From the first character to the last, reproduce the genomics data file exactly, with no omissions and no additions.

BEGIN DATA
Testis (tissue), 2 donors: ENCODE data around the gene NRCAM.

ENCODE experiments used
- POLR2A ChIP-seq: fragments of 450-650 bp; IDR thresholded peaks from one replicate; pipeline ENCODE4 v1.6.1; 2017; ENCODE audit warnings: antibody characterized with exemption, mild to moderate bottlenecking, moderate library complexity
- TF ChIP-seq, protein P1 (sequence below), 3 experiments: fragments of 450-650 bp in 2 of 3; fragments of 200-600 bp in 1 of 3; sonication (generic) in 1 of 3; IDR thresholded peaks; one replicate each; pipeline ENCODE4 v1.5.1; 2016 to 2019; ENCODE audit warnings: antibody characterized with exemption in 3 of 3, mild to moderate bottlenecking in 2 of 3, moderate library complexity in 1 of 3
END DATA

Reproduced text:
Testis (tissue), 2 donors: ENCODE data around the gene NRCAM.

ENCODE experiments used
- POLR2A ChIP-seq: fragments of 450-650 bp; IDR thresholded peaks from one replicate; pipeline ENCODE4 v1.6.1; 2017; ENCODE audit warnings: antibody characterized with exemption, mild to moderate bottlenecking, moderate library complexity
- TF ChIP-seq, protein P1 (sequence below), 3 experiments: fragments of 450-650 bp in 2 of 3; fragments of 200-600 bp in 1 of 3; sonication (generic) in 1 of 3; IDR thresholded peaks; one replicate each; pipeline ENCODE4 v1.5.1; 2016 to 2019; ENCODE audit warnings: antibody characterized with exemption in 3 of 3, mild to moderate bottlenecking in 2 of 3, moderate library complexity in 1 of 3